Vayakhel-Tabernacle

Our parsha (Vayakhel) begins with a verse that seems to contradict itself.  It says, “Collect from among yourselves a tax for God, everyone whose heart inspires him should bring a donation to God of silver, gold or copper” (Ex 35:5).  At first, the verse speaks of a tax, which by definition is required of all people.  Then, it goes on to speak of “everyone whose heart inspires him…” as if it was voluntary and dependent upon the will of the person.

The same command appeared in parshat Terumah (25:2), a couple of weeks earlier, although there it is worded differently; “Speak to the Jews and have them dedicate a contribution.”   A possible explanation is that in Terumah, Moshe is speaking not with the Jews, but with the gabbaim, or sextons of the congregation.  And therefore, he tells them to speak with the Jews, but in our parsha, Moshe is speaking directly to the Jews themselves, telling them how to go about making the Tabernacle.  And therefore, in our parsha, Moshe first “gathers” the Jews in order to address them.  In both instances, there are required contributions (“tax”) and voluntary contributions (“donations”).    But in parshat Terumah when Moshe is addressing the gabbaim, the emphasis is on what to “take” from the Jews, while in our parsha, as Moshe directly addresses the Jews, the emphasis is upon what they should “give.”

The problem tho with this explanation is that in parshat Terumah, we do not find the concept of “giving” whatsoever.   Even though the verse (25:2) mentions that those who are “inspired” should give, it continues by instructing the gabbaim to “take” from those people.  So, there is no real concept of “giving” in parshat Terumah.  So, the question remains, why does our verse in Vayakhel mention both “taking” a tax and “giving” a contribution?

By way of explanation, we must first explore the reason for the Tabernacle (mishkan).  It was commanded in response to the sin of the Golden Calf, as an atonement for the Jewish people.  Just as they had created the calf out of gold, now they were to bring their gold to the craftsmen in order to create the Tabernacle which would be the focus of God’s presence among the Jews.  In this manner, the mishkan was to serve as an atonement for their previous sin.  However, the atonement took place in two stages:

1) First the Jews were commanded from Above (this took place in parshat Terumah) to make a contribution (there were actually three such contributions, two of a specified amount and one of a voluntary amount).

2) In our parsha, the Jews got involved of their own volition.  In fact, they donated so much material for the building of the mishkan, that there was too much material.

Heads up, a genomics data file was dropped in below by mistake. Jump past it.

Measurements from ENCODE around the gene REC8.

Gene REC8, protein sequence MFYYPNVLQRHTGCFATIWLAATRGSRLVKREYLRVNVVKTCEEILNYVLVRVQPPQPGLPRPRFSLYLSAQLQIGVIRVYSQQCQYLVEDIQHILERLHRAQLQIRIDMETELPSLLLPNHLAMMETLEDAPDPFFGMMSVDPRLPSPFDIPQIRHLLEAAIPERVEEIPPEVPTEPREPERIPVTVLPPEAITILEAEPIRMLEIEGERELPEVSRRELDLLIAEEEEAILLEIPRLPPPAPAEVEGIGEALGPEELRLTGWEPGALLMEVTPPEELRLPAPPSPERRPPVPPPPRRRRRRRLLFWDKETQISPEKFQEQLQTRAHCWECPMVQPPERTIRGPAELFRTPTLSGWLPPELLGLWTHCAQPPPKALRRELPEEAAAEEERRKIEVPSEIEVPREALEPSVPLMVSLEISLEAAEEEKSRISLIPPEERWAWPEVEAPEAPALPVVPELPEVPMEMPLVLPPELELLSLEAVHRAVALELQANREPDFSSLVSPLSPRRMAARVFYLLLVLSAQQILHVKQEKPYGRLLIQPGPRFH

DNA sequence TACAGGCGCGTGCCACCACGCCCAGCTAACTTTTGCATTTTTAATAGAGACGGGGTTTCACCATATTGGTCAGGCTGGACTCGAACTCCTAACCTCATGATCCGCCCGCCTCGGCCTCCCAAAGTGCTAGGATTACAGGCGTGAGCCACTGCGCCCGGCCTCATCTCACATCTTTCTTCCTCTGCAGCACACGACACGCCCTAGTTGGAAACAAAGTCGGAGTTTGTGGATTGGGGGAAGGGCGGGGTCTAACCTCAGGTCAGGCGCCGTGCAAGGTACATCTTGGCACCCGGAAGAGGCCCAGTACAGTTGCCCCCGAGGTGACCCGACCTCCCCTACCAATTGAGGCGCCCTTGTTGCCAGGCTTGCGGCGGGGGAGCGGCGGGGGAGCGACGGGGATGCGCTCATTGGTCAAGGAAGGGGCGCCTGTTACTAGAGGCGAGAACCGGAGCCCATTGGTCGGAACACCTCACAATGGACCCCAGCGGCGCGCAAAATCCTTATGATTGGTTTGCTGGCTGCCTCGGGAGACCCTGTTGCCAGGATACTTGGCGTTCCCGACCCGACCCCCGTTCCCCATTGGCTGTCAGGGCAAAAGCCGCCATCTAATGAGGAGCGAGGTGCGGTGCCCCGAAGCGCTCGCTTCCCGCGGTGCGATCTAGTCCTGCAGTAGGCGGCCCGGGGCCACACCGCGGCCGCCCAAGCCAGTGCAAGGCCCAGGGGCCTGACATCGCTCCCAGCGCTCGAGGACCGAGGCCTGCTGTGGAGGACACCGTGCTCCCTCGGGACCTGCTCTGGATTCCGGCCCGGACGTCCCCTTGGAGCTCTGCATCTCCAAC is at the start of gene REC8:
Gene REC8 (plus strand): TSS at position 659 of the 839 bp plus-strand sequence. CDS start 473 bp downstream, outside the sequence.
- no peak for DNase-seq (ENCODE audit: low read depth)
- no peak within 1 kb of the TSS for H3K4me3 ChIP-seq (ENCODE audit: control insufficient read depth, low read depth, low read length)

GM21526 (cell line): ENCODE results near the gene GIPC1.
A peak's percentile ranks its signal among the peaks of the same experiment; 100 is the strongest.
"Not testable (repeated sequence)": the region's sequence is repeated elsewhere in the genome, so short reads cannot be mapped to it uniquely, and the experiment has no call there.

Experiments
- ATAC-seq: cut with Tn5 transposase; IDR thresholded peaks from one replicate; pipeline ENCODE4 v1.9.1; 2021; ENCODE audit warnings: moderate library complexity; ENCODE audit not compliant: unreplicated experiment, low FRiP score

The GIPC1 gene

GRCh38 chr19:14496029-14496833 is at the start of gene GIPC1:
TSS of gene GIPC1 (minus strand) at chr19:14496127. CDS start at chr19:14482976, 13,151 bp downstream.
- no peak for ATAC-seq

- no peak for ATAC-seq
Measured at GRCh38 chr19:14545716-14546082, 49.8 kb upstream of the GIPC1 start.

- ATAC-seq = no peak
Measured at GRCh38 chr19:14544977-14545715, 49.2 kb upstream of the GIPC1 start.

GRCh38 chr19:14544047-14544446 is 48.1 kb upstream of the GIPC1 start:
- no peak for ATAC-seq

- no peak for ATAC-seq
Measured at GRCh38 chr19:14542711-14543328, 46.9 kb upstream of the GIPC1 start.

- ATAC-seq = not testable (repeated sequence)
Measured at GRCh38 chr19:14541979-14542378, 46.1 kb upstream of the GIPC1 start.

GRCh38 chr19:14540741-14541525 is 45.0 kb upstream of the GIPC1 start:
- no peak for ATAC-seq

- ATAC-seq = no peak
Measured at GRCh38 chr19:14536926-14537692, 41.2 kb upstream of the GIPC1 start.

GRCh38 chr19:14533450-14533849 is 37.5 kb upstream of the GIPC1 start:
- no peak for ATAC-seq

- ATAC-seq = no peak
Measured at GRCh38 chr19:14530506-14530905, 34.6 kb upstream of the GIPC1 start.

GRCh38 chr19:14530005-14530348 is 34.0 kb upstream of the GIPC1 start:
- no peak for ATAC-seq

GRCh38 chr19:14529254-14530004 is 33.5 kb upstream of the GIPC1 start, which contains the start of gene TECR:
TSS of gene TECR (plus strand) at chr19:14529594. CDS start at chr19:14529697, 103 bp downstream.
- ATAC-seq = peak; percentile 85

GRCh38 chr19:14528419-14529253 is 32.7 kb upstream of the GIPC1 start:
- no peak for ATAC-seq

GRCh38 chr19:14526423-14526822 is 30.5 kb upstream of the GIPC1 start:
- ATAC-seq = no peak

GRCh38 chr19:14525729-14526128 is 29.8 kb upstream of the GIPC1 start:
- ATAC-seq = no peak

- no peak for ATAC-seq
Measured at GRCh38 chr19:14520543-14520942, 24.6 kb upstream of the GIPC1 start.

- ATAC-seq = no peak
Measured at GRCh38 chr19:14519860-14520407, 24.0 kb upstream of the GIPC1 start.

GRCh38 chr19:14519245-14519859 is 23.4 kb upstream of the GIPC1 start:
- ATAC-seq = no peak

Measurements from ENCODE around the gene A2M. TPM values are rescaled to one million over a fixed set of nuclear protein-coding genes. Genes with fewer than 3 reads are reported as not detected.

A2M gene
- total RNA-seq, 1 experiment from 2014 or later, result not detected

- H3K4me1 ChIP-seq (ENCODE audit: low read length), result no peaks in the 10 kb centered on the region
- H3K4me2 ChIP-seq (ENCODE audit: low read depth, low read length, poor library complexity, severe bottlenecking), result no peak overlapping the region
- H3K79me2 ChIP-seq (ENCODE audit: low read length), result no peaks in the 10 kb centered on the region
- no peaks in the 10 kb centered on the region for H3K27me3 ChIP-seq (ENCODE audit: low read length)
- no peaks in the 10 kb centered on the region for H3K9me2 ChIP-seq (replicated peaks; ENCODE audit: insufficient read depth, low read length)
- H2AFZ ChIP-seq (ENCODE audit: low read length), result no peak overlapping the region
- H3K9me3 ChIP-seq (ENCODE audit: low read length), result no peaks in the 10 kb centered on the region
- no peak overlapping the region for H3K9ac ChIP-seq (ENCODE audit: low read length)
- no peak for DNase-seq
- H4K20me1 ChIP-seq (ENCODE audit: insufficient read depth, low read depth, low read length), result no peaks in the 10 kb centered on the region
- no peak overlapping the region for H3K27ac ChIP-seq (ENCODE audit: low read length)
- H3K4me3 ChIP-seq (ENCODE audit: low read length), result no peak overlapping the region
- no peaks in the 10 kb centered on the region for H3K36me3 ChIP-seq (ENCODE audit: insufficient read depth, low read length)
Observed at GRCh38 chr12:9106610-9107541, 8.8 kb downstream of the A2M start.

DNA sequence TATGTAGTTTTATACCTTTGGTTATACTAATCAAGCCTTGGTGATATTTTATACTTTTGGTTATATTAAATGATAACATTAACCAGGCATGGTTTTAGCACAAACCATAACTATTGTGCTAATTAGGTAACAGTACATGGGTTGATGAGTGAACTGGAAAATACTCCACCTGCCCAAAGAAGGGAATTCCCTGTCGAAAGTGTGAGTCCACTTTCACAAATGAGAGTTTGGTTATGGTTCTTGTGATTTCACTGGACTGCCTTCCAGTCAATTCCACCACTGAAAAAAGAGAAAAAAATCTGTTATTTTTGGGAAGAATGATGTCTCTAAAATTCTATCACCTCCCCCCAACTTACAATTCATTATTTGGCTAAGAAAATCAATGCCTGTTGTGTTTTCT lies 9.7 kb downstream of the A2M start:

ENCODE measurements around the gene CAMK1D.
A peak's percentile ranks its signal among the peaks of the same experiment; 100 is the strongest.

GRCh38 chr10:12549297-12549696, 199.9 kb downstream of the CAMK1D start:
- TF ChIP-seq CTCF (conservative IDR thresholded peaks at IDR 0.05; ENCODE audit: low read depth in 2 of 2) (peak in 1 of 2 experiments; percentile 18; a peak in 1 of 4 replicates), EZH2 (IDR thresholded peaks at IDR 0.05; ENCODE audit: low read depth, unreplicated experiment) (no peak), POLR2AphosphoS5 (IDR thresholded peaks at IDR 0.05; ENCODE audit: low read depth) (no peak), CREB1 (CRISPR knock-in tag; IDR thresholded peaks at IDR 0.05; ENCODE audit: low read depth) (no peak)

Now, the question is, why should the atonement arrive in two stages?  Why not just state that there was a command from Above, and the Jews fulfilled it?  The answer, though, is that no action of man makes a permanent impression upon him until it comes from his own volition.  God wanted to issue an atonement for the Jewish people for the sin of the calf, but if it had only come from God, it would not be true atonement.  Only when the wish to atone came from the Jews itself, could God be sure that it was real.  And that is why it arrived in two stages – first of all to inform the Jews that such an atonement was “available,” and then (in our parsha) to get the Jews actively involved in their own atonement.  Because only when they put themselves into it was it clear that the Jews wanted atonement and wanted to return to God.

Our verse (35:5) mentions both a tax and a contribution because in a previous verse (35:1) it is narrated that Moshe “gathered” the Jews.  From this, we understand that the emphasis in our parsha is from below to Above; even though the “tax” was obligatory, nevertheless, the Jews gave it with a full heart and because they wanted to do so, and not merely because it was commanded from Above.

For a longer more detailed version, go to www.jerusalemconnection.org 

From Likutei Sichot of the Lubavitcher Rebbe, vol 26, page 262-271

Leave a Reply

Fill in your details below or click an icon to log in:

WordPress.com Logo

You are commenting using your WordPress.com account. Log Out /  Change )

Google photo

You are commenting using your Google account. Log Out /  Change )

Twitter picture

You are commenting using your Twitter account. Log Out /  Change )

Facebook photo

You are commenting using your Facebook account. Log Out /  Change )

Connecting to %s

%d bloggers like this: